So, you have this fantastic new addition to your agricultural chemical product range and are rearing to get it to market. Waiting for the regulatory process to run its course can be frustrating experience. The process can be further delayed if your stability trials are not conducted properly, or if your overseas suppliers are not familiar with the Australian and New Zealand data requirements.
To avoid these unnecessary delays and missed sales opportunities, it is crucial to conduct stability trials meticulously and ensure that your suppliers are familiar with the specific regulations of your target market. This will help you to avoid rejection of data and ensure a smoother regulatory process. Taking the time to do this will pay off in the long run and help you bring your fantastic new product to market more efficiently.
Waiting for new product approvals can be a frustrating time.
Below, we have outlined seven common pitfalls and how to avoid them:
1. The formulation tested isn’t the one to be commercialised
Ensure that the supplied data relates to the declared formula to be registered. State it as a fact and cross-reference any formulation batch codes where available.
2. Trial batch size too small
The lab batch size should be large enough to be representative of commercial processes. The Australian Pesticides and Veterinary Medicines Authority (APVMA) requires a batch size of 5 litres (or kilograms).
3. Trial not conducted in commercial packaging
If the product is to be sold in 25L HDPE jerricans, then demonstrating its stability in a 20ml glass vial is not particularly helpful. Ideally, the smallest commercial pack should be used for stability trials. A scaled-down pack size, constructed of the same polymer, is also acceptable.
4. Trial conducted at inappropriate temperature or duration
If the product failed after 14 days at 54°C, then other conditions are also admissible. The next appropriate equivalent is 8 weeks at 40°C. Demonstrated stability at either of these conditions normally supports a 2-year ambient shelf-life. Other equivalent conditions must be technically justified.
5. Analytical test methods used for the active were inappropriate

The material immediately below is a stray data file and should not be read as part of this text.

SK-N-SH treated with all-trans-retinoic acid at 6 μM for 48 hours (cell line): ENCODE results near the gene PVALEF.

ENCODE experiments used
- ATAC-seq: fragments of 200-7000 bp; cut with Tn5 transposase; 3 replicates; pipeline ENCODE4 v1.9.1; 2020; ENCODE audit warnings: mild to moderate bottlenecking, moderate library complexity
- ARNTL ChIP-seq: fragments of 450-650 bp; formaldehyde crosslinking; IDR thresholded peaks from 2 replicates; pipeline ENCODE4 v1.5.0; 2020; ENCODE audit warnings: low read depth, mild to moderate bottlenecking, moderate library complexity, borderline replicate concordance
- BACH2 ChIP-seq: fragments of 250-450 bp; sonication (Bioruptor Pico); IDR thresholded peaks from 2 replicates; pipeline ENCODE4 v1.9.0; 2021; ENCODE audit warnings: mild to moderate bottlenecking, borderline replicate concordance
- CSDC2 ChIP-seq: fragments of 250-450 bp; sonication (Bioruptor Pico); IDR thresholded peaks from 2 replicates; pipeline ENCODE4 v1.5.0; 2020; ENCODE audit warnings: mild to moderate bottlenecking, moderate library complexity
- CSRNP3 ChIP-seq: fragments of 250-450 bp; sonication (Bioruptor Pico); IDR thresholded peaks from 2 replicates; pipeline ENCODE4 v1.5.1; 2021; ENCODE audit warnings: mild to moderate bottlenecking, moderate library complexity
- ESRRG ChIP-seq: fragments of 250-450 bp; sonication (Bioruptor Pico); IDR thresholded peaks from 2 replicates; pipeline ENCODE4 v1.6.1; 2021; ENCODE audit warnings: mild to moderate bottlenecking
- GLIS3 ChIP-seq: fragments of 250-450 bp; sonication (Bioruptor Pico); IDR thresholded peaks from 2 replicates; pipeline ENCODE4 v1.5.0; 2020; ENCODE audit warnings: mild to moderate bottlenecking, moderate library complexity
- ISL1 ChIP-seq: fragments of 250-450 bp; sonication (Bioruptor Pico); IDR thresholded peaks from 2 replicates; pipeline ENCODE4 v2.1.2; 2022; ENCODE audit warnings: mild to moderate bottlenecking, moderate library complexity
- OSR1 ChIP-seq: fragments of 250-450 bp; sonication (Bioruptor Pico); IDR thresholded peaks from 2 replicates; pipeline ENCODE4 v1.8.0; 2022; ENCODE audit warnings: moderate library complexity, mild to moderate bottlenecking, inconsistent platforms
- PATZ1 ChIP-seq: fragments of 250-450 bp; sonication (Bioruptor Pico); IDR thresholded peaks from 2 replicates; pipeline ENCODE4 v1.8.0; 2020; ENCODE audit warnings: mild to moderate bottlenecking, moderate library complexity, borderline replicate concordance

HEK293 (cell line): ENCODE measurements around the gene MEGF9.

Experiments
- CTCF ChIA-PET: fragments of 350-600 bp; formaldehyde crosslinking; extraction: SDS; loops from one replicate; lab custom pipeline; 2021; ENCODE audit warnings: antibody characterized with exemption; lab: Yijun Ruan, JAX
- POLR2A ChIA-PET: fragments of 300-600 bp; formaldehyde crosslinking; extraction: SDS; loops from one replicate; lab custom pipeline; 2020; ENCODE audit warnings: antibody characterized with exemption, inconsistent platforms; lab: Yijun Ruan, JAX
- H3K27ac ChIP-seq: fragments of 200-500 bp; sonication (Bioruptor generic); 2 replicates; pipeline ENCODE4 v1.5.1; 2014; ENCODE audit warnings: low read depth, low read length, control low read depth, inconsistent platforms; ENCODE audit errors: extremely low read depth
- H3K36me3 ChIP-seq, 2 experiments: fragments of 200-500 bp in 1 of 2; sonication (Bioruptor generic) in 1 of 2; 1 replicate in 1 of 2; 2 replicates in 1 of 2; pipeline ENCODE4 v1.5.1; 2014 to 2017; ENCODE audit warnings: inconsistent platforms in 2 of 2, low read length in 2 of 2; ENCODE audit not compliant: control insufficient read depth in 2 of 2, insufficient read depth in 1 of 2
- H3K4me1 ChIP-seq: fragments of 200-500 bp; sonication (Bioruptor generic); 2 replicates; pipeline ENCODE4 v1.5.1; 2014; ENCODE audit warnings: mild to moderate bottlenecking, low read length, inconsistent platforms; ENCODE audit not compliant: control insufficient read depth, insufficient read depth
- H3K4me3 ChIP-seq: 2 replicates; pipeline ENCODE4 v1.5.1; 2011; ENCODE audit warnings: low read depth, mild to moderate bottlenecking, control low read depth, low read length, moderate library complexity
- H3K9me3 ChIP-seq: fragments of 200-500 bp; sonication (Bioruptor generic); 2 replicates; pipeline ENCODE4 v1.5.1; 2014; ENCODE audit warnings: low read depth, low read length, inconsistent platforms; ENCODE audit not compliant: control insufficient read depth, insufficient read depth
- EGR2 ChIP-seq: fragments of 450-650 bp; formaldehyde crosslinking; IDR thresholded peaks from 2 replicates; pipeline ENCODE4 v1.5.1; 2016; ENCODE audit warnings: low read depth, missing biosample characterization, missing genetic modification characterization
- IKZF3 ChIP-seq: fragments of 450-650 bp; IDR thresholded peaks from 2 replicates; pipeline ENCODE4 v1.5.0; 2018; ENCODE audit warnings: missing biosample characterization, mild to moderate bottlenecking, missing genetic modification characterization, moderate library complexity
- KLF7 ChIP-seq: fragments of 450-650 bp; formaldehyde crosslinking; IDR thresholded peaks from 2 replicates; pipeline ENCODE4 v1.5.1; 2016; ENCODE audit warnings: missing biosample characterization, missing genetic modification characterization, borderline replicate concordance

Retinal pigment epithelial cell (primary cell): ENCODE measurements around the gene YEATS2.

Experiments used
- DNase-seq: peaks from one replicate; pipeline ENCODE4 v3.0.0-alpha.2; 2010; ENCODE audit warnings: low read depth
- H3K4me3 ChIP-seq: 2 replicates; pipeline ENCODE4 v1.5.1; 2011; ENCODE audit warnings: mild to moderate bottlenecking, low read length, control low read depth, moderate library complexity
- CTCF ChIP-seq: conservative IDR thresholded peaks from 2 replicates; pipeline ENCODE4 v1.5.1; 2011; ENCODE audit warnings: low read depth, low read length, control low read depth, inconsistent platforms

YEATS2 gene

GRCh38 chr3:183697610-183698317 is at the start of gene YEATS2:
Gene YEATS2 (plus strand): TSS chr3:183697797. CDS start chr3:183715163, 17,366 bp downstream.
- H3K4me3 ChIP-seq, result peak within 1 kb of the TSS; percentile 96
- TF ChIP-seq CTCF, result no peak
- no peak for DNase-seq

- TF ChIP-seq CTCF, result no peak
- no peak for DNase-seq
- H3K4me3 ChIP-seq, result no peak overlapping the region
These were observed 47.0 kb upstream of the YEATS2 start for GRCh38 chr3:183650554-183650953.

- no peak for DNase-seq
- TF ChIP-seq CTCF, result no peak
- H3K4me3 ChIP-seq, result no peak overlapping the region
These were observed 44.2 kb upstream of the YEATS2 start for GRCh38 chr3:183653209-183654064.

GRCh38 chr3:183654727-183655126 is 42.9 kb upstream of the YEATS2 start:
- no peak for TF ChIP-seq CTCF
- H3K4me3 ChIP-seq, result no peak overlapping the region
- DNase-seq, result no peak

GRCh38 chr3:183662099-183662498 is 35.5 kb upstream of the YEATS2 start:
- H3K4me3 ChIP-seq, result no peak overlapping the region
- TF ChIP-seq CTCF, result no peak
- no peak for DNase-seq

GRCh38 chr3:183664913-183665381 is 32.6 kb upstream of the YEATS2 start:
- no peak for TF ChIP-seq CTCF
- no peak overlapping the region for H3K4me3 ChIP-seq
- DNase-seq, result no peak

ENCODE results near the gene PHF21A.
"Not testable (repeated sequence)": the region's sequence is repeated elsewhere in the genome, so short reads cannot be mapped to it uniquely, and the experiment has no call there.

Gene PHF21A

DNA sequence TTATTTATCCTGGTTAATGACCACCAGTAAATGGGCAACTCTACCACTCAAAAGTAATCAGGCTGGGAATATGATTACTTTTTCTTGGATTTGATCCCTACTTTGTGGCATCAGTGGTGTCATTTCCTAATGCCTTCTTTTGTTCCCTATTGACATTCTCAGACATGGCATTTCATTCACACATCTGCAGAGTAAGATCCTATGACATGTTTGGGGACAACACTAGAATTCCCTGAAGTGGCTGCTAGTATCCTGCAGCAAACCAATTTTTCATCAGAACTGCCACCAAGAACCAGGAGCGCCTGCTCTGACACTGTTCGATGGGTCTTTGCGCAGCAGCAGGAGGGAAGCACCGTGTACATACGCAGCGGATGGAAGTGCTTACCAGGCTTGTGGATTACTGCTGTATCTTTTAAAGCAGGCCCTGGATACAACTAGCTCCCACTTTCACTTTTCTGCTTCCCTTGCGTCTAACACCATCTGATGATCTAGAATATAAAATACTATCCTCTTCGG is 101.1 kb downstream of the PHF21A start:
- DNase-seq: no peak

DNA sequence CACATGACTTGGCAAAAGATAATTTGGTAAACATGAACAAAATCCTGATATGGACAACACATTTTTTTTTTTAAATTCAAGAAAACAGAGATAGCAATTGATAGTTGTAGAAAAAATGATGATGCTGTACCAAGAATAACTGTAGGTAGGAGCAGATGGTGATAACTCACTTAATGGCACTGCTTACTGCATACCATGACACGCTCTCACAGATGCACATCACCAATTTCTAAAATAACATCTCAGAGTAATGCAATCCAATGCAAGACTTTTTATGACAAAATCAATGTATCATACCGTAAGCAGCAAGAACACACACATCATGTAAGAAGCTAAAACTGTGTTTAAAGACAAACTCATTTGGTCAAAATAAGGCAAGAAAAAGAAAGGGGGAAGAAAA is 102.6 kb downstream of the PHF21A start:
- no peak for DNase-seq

To effectively monitor any degradation of the active, the test method should be capable of separating out any breakdown products. high-performance liquid chromatography (HPLC) and gas chromatography (GC) are particularly useful for this. Other methods, commonly used for routine product quality control (QC) testing, may not indicate stability (e.g., UV/Vis).
6. Analytical test methods used for the active not validated correctly
The data assessor wants to have confidence that the stability data supplied can be trusted. The APVMA guideline covers criteria to verify whether the analytical method can provide accurate and precise results. The requirements are prescriptive, and the method validation report should be clear and uncluttered so the assessor can tick all those boxes.
7. The product stability report is too brief or long
Supply exactly what’s required. Make it easy for assessors to review the report and avoid including unnecessary information.
Why Labtec for Stability Testing
Avoid the common pitfalls when conducting stability trials to ensure timely approval and the successful market launch of new agricultural chemical products to market. Labtec is an independent research and testing laboratory that specialises in providing customised solutions that meet the unique needs of our clients, including agricultural chemical companies.
We understand the importance of avoiding common pitfalls when conducting stability trials, which is why we offer a broad range of analytical methods and expertise that can be tailored to support your specific needs. With Labtec, you can be confident in achieving reliable, accurate results that will support regulatory approval and market success. Contact us today to learn more about our stability testing services.
Reference and credit:
We would like to extend a special thanks to Ray Simms for compiling the original fact sheet in 2012 that provided valuable tips for conducting stability trials and which continues to be relevant. An updated version of the fact sheet is available for download and we encourage anyone in the agricultural chemical industry to take advantage of this valuable resource.